And now we simply need to count 40 weeks forward from the end of Hannukah in 6BC. This takes us to the 14th of September 5BC which is the first day of Sukkot, the Feast of Tabernacles, surely the perfect day for the one who “dwelt (tabernacled) amongst us” (John 1:14) to be born. Sukkot remembers the Israelites in the wilderness before they entered Canaan, when YHWH was with them in the Ark. In the same way Jesus was born so that God would finally be with us forever (Immanuel).

Not convinced yet? Each day during Sukkot the worshippers in the Temple would have walked around singing Psalm 118:25-27:

O LORD, save us;
O LORD, grant us success.

Blessed is he who comes in the name of the LORD.
From the house of the LORD we bless you.

The LORD is God,
and he has made his light shine upon us.
With boughs in hand, join in the festal procession
up to the horns of the altar.

Assuming Jesus was born on the first day of Sukkot, that would have meant that these words would have been sung in the Temple every single day up until he was brought by Mary and Joseph for the customary offering, at which point Simeon would have taken him in his arms and said:

“Sovereign Lord, as you have promised,
you now dismiss your servant in peace.
For my eyes have seen your salvation,
which you have prepared in the sight of all people,
a light for revelation to the Gentiles
and for glory to your people Israel.

Pop Psalm 118:25-27 and Luke 2:29-32 next to each other and you see even more the context of Simeon’s prayer:

O LORD, save us;
O LORD, grant us success.
Blessed is he who comes in the name of the LORD.
From the house of the LORD we bless you.
For my eyes have seen your salvation,
which you have prepared in the sight of all people,
The LORD is God,
and he has made his light shine upon us.
a light for revelation to the Gentiles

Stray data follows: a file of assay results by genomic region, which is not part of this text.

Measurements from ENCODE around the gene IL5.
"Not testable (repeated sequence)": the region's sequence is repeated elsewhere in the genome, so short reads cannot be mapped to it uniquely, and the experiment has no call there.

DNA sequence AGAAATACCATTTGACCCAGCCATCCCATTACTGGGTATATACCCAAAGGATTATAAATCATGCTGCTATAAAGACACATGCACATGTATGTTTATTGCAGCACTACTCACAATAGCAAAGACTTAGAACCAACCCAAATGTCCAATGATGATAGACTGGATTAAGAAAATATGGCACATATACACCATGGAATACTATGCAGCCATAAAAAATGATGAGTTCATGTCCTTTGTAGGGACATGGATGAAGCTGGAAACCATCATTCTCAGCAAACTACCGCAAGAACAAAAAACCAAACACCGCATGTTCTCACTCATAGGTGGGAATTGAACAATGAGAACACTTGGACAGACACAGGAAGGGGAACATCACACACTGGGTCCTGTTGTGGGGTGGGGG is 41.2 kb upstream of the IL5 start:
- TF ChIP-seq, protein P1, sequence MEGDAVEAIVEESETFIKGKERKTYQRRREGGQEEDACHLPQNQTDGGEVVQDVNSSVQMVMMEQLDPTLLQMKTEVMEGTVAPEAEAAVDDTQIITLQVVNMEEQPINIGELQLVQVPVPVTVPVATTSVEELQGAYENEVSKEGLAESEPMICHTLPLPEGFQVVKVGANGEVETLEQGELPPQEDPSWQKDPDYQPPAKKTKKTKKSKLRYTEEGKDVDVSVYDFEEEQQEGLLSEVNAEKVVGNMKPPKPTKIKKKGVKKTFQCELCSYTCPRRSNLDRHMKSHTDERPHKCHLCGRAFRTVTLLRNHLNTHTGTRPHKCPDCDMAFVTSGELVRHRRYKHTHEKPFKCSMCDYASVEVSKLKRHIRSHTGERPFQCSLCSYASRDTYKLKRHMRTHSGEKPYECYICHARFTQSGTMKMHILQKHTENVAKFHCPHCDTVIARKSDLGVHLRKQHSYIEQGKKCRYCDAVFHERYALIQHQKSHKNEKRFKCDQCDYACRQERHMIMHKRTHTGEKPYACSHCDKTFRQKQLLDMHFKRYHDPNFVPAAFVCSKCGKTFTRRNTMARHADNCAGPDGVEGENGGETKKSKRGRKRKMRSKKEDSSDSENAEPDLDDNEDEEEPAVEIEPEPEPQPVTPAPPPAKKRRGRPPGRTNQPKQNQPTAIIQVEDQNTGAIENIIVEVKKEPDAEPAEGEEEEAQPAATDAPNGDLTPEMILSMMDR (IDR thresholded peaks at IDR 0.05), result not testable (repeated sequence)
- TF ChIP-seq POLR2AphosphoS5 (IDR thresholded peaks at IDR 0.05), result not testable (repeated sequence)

With boughs in hand, join in the festal procession
up to the horns of the altar.
and for glory to your people Israel.

Of course Psalm 118 itself is a great messianic Psalm, full of prophecy of Jesus.

What about the shepherds? Well the one objection some might raise to this dating is that they wouldn’t have been shepherding lambs at that time of year (“What can I give him, poor that I am? If I were a shepherd, I would give a lamb) but if you read Luke 2:8-20 carefully you’ll see that we only have “flocks”. There is no suggestion that there would have been baby lambs present so we can safely say it was highly reasonable for their to be shepherds in the hills at that time, especially given that it was coming up to a feast when the mutton would be needed.

And that just leaves us with the Wise Men. Assuming they had seen the super-nova of March 5BC (static in the sky) they would have got off their backsides when it faded in June / July to be replaced with a comet (moving across the sky) signifying that they should follow. This means they would have set off some time in the summer of 5BC, perfect timing to arrive in Jerusalem mid September just after the birth. This also give King Herod a few more months of life (he died in 4 BC) so the context of the murder of the Innocents fits as well.

So there we have it. Popping together the signs in the skies, the temple service of Zechariah and the Jewish festivals we can make an educated guess that Jesus was born approx the 14th of September 5BC. Not only that, we can see how such a date isn’t just a coincidence but rather is packed full of significance.